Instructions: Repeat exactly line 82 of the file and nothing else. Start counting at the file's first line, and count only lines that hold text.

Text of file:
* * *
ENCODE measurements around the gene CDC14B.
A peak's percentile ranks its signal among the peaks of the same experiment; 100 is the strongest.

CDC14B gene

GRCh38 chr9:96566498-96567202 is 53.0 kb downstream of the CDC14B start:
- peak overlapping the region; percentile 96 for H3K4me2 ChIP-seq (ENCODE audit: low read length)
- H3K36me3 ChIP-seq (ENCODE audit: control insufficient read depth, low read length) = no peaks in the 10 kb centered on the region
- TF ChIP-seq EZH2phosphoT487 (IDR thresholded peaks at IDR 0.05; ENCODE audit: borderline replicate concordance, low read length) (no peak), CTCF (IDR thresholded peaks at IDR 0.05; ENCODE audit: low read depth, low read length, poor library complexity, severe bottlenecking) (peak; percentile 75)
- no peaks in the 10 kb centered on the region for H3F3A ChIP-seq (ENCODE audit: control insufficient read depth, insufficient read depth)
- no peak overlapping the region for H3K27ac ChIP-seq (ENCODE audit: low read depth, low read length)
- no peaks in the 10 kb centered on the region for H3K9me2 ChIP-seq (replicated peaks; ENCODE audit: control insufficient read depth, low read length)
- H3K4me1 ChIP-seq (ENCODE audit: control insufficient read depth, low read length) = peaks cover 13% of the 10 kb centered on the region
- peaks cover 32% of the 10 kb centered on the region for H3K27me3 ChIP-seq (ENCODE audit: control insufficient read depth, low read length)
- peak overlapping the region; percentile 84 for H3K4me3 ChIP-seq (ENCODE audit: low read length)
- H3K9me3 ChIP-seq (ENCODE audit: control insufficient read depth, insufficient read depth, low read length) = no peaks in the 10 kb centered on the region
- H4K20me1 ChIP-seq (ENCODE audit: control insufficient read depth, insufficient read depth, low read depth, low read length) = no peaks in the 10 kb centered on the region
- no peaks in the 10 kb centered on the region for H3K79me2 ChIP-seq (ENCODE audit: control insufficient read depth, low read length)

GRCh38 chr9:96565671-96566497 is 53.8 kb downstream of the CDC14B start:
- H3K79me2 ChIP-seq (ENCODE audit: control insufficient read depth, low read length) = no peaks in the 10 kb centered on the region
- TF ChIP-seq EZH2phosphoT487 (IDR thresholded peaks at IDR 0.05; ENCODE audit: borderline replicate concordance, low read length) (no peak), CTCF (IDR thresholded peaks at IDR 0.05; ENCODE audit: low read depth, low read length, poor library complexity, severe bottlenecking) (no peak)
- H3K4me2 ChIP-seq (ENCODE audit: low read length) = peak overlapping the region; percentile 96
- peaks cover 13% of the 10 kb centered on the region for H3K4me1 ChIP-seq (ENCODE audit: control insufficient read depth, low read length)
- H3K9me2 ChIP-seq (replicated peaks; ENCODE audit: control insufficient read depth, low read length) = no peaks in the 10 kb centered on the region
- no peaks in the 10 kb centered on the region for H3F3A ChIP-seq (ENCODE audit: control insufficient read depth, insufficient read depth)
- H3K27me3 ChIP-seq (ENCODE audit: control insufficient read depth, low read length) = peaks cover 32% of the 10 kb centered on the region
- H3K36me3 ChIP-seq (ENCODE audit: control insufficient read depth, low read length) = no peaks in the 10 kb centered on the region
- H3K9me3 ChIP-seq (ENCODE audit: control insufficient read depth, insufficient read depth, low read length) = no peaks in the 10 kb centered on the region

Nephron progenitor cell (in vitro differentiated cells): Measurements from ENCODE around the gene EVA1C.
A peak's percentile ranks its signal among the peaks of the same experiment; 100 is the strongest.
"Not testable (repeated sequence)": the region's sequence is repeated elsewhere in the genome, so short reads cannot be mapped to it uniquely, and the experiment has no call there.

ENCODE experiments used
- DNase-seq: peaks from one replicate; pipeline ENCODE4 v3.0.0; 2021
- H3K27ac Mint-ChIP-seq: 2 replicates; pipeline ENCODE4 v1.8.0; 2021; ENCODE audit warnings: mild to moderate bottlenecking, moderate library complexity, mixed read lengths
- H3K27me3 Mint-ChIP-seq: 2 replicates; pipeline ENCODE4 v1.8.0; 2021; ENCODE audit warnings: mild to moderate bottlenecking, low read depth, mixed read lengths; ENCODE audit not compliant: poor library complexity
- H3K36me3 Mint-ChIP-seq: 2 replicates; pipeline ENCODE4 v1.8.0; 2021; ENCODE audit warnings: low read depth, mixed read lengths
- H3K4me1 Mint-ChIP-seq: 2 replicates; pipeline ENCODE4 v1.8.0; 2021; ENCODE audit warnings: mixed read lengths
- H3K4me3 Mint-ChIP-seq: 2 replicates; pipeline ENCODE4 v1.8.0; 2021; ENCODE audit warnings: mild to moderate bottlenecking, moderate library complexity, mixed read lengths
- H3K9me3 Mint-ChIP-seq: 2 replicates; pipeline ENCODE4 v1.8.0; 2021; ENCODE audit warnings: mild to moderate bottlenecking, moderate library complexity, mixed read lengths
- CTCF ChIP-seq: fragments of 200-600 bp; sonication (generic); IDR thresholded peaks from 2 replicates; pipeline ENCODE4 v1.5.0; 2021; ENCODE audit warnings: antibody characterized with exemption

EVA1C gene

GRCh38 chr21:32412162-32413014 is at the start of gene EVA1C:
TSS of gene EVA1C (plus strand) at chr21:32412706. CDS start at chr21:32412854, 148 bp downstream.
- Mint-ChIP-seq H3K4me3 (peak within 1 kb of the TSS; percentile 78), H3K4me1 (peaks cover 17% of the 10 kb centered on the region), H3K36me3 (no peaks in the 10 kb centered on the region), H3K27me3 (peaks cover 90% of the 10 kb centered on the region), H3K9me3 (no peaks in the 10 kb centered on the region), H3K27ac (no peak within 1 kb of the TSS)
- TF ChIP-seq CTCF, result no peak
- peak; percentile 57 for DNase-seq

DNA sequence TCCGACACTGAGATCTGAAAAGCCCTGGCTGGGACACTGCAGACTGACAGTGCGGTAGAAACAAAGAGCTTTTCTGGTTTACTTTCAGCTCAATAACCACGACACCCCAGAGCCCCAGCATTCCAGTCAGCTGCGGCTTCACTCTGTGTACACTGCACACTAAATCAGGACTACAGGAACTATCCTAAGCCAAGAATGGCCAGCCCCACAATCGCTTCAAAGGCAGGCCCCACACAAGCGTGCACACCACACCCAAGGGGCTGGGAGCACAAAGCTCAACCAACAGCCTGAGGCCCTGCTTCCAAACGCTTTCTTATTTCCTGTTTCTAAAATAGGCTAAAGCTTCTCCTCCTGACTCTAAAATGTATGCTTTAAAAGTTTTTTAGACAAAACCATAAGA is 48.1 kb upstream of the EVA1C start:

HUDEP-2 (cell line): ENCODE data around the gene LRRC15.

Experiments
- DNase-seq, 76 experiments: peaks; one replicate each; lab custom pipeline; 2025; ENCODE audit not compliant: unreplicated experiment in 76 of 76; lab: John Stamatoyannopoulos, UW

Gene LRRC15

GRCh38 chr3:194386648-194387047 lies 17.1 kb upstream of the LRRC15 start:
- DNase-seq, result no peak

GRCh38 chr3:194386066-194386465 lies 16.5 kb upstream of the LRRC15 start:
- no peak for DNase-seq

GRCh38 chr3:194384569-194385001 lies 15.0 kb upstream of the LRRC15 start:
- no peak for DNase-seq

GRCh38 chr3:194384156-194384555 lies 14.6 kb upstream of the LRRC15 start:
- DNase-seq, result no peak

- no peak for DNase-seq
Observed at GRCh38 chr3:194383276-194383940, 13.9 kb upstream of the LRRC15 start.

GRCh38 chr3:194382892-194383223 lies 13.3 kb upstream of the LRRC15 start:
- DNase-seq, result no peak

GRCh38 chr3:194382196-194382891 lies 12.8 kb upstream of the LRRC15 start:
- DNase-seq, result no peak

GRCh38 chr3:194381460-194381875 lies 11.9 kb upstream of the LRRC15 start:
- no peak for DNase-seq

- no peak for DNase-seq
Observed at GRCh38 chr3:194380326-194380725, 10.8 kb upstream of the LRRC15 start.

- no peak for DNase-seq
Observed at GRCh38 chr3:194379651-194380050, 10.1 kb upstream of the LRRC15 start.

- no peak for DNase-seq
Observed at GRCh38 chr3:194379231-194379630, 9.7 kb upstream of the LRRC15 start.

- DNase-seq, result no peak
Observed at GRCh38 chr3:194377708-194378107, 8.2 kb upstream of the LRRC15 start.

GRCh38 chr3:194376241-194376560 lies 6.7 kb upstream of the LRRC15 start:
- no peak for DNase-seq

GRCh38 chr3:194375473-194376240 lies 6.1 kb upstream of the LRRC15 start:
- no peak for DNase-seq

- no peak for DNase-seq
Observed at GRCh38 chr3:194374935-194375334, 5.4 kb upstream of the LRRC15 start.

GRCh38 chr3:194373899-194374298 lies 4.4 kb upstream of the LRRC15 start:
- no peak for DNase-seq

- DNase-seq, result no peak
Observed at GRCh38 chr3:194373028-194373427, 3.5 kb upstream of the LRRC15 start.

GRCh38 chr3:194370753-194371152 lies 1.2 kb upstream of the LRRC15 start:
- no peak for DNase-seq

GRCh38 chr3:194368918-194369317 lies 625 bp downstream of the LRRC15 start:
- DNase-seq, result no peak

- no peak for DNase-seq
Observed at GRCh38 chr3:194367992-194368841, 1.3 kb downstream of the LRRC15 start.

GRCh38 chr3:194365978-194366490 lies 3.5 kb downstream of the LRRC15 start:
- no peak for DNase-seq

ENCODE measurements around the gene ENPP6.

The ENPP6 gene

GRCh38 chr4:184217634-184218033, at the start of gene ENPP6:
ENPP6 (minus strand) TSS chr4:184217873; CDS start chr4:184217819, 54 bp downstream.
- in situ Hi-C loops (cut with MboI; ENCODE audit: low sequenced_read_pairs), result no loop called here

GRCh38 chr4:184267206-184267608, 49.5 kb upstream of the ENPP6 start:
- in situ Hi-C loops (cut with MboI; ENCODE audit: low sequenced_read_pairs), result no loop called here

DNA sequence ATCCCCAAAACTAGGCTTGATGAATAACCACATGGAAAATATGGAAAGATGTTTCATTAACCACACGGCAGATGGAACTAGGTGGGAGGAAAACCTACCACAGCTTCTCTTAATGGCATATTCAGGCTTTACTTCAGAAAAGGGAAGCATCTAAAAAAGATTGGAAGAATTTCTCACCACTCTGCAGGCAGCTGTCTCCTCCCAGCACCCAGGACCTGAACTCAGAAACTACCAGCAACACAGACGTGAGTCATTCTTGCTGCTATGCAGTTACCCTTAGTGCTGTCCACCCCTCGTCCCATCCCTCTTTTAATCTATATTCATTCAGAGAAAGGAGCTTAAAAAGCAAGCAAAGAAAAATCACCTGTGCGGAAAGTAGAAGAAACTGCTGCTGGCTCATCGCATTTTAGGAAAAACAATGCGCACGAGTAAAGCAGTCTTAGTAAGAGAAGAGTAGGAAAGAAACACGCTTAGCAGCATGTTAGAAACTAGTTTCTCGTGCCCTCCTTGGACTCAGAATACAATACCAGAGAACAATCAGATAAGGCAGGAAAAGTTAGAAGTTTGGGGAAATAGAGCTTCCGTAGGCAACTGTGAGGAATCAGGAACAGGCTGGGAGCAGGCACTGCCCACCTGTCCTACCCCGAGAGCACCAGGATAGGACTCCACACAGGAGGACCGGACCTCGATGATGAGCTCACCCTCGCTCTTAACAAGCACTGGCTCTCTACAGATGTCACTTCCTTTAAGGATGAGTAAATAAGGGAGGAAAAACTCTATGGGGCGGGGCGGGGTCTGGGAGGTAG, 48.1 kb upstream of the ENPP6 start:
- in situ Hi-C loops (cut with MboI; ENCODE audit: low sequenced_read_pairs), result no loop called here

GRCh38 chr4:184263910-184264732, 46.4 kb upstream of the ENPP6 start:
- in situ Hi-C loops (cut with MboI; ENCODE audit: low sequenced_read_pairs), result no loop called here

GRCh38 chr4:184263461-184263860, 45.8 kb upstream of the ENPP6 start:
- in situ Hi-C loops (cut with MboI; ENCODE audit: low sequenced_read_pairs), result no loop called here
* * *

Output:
- DNase-seq, result no peak